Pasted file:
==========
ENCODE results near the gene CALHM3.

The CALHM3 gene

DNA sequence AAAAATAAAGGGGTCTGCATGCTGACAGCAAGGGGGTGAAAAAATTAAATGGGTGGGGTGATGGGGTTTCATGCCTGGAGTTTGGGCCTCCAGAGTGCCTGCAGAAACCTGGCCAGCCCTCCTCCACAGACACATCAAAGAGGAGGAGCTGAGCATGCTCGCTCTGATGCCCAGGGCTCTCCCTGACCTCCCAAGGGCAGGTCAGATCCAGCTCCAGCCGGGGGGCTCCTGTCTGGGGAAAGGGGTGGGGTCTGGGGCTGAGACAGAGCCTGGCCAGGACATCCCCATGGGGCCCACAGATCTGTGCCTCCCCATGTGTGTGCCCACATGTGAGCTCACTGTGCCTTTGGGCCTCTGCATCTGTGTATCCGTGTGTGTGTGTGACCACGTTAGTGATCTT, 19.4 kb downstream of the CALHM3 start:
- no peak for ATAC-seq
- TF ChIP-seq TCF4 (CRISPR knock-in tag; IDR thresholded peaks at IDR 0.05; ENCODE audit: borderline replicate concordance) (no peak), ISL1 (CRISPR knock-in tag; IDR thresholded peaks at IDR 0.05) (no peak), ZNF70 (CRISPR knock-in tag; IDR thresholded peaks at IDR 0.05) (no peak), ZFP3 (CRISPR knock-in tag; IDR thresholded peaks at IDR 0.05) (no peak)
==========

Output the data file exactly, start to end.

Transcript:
ENCODE results near the gene CALHM3.

The CALHM3 gene

DNA sequence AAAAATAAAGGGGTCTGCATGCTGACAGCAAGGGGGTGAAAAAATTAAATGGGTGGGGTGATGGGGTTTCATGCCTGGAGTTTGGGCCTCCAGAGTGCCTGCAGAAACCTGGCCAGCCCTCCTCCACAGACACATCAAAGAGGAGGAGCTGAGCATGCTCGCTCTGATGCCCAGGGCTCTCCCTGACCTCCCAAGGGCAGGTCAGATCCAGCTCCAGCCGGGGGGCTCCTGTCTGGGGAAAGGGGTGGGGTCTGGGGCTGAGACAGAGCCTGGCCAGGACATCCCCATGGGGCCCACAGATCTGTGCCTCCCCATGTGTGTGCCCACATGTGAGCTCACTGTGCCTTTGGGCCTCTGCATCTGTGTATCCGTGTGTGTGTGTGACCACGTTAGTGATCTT, 19.4 kb downstream of the CALHM3 start:
- no peak for ATAC-seq
- TF ChIP-seq TCF4 (CRISPR knock-in tag; IDR thresholded peaks at IDR 0.05; ENCODE audit: borderline replicate concordance) (no peak), ISL1 (CRISPR knock-in tag; IDR thresholded peaks at IDR 0.05) (no peak), ZNF70 (CRISPR knock-in tag; IDR thresholded peaks at IDR 0.05) (no peak), ZFP3 (CRISPR knock-in tag; IDR thresholded peaks at IDR 0.05) (no peak)